By Bob Wagner, director, Global Communications, Xerox Technology Business

The demise of the print version of the venerable Newsweek Magazine is the latest in a string of reminders that print is in decline. Still, examples of print’s vitality—its ongoing relevance in a digitally overwhelmed world—continue to catch my eye. Here are two recent examples I’ve come across that demonstrate marks on pages are still meaningful in many bold and believable ways:

Why Angie’s List Has a Print Magazine

In the digital era, many companies are founded as digital-only entities—and many soon learn that including print in their marketing mix improves their business results. Angie’s List, a Web-based member service that offers reviews of home repair and health service providers, publishes a printed member magazine because it drives incremental business. Read more about Angie’s print marketing initiatives here.

Take Me Out to the Ball Game—With Personalized Season Tickets

Game-specific photos help the Winston-Salem Dash baseball team¹s season tickets stand out in the crowd.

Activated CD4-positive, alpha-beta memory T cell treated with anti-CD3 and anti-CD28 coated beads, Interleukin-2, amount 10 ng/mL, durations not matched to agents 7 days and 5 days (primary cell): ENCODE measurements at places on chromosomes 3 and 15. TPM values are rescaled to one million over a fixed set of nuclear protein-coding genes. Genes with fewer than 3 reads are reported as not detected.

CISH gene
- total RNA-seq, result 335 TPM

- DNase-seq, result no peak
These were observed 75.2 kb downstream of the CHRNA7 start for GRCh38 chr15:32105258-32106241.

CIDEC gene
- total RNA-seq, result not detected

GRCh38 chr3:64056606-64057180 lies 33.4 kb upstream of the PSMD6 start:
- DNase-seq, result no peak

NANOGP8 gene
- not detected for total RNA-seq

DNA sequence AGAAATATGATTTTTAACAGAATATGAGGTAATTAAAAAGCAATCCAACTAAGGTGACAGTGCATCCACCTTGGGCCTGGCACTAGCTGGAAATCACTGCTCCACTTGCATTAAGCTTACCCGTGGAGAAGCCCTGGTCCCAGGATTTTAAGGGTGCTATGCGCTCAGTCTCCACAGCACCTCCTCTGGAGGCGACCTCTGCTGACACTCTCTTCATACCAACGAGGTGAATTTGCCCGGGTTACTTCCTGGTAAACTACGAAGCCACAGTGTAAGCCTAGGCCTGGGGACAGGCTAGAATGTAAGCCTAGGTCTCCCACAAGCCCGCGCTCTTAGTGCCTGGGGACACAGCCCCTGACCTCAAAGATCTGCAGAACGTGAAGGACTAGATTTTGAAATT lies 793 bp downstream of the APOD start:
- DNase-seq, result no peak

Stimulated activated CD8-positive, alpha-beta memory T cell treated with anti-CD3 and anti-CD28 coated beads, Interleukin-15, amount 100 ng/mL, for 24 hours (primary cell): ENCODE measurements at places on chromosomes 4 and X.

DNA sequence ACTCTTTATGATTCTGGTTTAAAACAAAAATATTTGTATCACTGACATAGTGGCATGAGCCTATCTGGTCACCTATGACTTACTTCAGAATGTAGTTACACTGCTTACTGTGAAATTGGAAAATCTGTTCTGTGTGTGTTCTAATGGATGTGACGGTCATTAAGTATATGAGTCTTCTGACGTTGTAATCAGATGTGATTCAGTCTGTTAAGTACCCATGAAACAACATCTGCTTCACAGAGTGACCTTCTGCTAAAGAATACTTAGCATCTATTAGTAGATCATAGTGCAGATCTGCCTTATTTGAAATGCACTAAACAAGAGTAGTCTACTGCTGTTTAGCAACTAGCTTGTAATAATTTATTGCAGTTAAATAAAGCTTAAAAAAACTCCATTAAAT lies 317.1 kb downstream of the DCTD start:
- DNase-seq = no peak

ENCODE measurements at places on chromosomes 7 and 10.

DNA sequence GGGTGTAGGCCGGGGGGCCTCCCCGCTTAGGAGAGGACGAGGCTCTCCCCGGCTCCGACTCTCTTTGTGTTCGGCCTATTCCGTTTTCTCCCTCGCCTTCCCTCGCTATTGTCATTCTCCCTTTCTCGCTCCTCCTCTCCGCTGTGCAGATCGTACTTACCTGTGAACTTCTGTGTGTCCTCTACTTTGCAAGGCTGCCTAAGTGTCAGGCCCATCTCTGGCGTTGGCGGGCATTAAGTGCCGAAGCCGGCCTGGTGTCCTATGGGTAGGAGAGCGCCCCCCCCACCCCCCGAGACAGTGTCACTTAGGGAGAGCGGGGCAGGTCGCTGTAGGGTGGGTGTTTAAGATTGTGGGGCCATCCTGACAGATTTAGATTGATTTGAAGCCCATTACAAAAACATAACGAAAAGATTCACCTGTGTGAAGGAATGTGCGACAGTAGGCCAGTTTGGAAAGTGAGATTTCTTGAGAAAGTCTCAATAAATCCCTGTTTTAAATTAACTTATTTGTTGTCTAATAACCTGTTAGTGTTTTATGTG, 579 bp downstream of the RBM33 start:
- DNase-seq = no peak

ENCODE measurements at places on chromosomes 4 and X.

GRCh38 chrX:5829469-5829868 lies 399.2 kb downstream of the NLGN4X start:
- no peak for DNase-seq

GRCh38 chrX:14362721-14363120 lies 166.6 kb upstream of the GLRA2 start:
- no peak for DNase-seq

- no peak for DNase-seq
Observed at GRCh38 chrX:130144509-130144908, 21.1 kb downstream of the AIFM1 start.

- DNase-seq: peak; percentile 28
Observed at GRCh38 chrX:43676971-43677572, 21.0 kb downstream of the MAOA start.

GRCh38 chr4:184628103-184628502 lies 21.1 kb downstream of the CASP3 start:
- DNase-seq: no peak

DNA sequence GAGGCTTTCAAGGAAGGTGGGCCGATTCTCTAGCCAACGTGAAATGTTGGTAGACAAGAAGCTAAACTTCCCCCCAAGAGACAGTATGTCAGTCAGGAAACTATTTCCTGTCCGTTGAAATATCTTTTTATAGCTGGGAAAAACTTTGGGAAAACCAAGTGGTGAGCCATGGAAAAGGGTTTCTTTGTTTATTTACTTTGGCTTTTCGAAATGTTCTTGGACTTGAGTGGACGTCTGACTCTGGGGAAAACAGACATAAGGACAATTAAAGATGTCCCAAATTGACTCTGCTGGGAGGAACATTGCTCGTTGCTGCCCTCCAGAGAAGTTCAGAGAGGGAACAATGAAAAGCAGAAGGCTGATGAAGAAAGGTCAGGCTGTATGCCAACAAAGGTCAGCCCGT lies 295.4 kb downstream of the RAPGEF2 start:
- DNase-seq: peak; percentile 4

Many sporting event tickets are personalized to show a seat number in what’s otherwise a static, boxy design. Season ticket holders of the minor league Winston-Salem Dash baseball team get fully variable tickets that include game-specific photos, advertising that provides new revenue streams for the team, bar codes to track ticket usage, and account numbers, enabling ballpark staff to identify ticket holders for more personal service. And the ticket booklets include loyalty awards: coupons for ballpark giveaways. The tickets look better and deliver new value—a big home run for the Dash, the club’s fans and the printer, Keiger Graphic Communications.

Yes, we’re losing print vehicles at a faster rate. But we’re also gaining novel and innovative print pieces that deliver new value, cementing print’s critical role in the digital era’s marketing mix.  Do you have some nice examples to share?

 

Bob is the head of global communications for the Xerox Technology Business and an RIT grad. He’s accustomed to tracking digital printing applications from his days in Xerox’s graphic communications industry business.